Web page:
'Special Ops' gets OK to initiate its own missions

Washington Times 01/08/03: Rowan Scarborough

Original Link:
http://www.washtimes.com/national/20030108-12935202.htm

Defense Secretary Donald H. Rumsfeld announced yesterday he has given new power to the nation's covert warriors to kill and capture al Qaeda operatives and other terrorists.

In a significant transformation of U.S. Special Operations Command, Mr. Rumsfeld said the command in Tampa, Fla., and its satellite units around the world, can now plan and execute their own hunt-and-destroy missions. The Washington Times first reported the changes in Monday's editions.

"The global nature of the war, the nature of the enemy and the need for fast, efficient operations in hunting down and rooting out terrorist networks around the world have all contributed to the need for an expanded role for the special operations forces," Mr. Rumsfeld said at a Pentagon press conference. "We are transforming that command to meet that need."

Previously, Special Operations Command, or SoCom, played a lesser role by providing warriors to combatant commands that planned and supervised attacks.

The defense secretary's announcement marked a major promotion in status and authority for special operations, a community that is sometimes dismissed by conventional commanders as prone to conduct risky missions with small payoffs.

In the 1980s, "Special Ops" was at a low point. The failures of the Desert One mission to rescue hostages in Iran came to symbolize an ill-equipped and dispirited force.

But the creation of Special Operations Command in 1987 boosted funding and prestige for secret warriors.

In 2001, the image of covert warriors grew greatly in Afghanistan, where they mobilized local fighters and helped turn the tide of battle. War planners also found that the post-September 11 job of finding individual terrorists often suited the stalking skills of special warriors.

Administration sources told The Times the command will get an additional 4,000 personnel. Most will be assigned to the Tampa command or to theater commands called T-SOCs, giving SoCom its first battle-planning staffs.

The 160th Special Operations Aviation Regiment at Fort Campbell, Ky., will also be enlarged. New classified intelligence assets are being added to the Joint Special Operations Command at Fort Bragg, N.C., home of the Army's Delta Force and Navy SEALs who specialize in terrorist hunting.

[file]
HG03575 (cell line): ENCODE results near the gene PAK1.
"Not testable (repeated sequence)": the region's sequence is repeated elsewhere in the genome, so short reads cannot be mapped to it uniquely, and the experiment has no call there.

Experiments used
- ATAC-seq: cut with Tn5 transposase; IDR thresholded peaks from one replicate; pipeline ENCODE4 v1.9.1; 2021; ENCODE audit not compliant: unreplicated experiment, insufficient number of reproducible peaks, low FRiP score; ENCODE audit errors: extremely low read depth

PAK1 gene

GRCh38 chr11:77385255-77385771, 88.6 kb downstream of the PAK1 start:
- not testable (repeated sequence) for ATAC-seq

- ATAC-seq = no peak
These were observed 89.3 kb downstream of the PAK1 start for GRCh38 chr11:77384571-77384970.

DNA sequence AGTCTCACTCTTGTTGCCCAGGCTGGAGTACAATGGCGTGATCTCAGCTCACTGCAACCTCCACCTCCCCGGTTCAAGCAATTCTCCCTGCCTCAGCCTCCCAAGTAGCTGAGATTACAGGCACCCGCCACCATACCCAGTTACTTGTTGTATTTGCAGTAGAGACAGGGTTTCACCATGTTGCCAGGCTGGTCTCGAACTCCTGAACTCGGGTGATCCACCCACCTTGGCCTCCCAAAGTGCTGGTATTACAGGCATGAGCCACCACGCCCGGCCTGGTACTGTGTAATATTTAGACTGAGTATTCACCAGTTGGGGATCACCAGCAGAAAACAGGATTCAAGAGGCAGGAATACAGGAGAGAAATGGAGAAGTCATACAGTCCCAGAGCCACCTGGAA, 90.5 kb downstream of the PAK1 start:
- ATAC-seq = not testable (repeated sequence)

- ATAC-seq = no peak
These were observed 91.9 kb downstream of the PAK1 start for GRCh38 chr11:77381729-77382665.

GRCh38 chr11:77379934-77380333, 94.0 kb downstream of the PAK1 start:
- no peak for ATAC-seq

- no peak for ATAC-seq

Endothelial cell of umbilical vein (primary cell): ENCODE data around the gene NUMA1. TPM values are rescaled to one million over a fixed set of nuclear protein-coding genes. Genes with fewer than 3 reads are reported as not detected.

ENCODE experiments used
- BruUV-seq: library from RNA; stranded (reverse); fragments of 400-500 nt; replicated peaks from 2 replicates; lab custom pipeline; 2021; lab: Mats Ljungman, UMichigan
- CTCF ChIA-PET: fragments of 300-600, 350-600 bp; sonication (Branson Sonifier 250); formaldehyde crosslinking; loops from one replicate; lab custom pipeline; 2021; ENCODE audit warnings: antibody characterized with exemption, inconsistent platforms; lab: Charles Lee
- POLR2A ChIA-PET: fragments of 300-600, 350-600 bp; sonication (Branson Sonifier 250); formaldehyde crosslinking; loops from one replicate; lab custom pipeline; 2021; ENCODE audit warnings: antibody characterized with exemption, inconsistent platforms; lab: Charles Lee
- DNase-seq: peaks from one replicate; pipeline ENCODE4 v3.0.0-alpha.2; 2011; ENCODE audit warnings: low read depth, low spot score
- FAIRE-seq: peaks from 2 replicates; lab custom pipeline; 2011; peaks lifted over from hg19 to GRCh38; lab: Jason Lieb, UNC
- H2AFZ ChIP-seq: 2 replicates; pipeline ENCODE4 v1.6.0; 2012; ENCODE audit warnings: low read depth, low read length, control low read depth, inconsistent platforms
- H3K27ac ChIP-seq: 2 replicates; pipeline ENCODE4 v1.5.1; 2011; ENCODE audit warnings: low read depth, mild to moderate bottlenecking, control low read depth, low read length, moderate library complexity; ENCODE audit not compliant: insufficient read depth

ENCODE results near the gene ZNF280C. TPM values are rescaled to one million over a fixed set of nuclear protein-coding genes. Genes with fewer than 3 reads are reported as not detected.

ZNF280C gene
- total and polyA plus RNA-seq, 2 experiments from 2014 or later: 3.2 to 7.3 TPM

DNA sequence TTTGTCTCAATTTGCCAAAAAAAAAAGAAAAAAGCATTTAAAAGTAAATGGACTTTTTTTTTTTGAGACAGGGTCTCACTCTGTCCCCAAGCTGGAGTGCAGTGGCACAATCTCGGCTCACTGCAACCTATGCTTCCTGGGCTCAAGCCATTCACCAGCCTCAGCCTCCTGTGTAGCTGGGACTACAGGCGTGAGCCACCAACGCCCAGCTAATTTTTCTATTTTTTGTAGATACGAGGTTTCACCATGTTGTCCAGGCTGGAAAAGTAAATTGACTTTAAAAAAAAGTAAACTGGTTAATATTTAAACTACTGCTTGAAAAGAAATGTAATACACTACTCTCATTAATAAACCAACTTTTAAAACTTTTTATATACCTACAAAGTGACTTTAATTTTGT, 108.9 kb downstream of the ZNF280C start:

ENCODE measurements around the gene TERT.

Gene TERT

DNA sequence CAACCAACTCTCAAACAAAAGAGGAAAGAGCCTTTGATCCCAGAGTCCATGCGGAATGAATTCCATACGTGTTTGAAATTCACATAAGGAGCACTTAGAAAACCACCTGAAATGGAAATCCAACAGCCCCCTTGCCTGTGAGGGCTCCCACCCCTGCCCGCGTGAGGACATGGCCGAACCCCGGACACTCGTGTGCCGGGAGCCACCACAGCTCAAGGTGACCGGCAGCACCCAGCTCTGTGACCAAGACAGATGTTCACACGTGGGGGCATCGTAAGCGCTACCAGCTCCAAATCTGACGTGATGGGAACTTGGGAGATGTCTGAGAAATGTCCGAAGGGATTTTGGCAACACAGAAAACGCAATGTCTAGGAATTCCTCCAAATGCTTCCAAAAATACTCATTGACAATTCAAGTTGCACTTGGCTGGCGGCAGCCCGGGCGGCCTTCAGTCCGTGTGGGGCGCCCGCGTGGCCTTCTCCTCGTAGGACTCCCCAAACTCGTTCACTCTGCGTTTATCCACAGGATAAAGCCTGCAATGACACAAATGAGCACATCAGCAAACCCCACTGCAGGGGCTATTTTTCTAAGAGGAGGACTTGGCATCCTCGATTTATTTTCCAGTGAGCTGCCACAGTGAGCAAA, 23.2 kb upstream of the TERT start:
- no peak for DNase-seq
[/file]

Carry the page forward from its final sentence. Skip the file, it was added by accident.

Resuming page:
The aim is to give Gen. Charles Holland, who heads SoCom, the tools to find terrorists and then dispatch commandos to catch or kill them in a matter of hours, not days. Before, SoCom was focused on training and equipping some 47,000 personnel. Now, it will also devise secret missions and command the operation.

"The challenge we face in the global war on terror is to root out those terrorist and terrorist networks that threaten our people, to find them, disrupt them, capture, drive them from their safe havens, and prevent them from murdering more of our citizens," Mr. Rumsfeld said. "Today, we're taking a number of steps to strengthen the U.S. Special Operations Command so it can make even greater contributions to the global war on terror."

Mr. Rumsfeld did not supply specific budget numbers. But officials told The Times that SoCom's $4.9 billion annual budget will be increased to $6 billion in fiscal 2004. In all, it will receive a $7 billion increase to buy new weapons and equipment, and accommodate the new personnel.

In Pentagon parlance, SoCom is a "supporting" command. That means it supplies fighters to "supported" commands, such as European or U.S. Central commands, that do the war fighting. Now, in certain cases, SoCom will be a
Said a senior defense official, "The essence of what is being asked here is that in the future, those T-SOCs, again working back through the unified command at Tampa could be in a position that they would be supported by the regional combatant commander in a military operation. And that is a significant change in relationships."

SoCom can now take charge of certain missions, and put at its disposal assets from the Navy, Army, Marines and Air Force.

"What it means in practical terms is that the theater special operations command would have access to Marine units in the region, air units, naval units, Army units and so forth, which would act in response to its direction," the senior official told reporters at the Pentagon.










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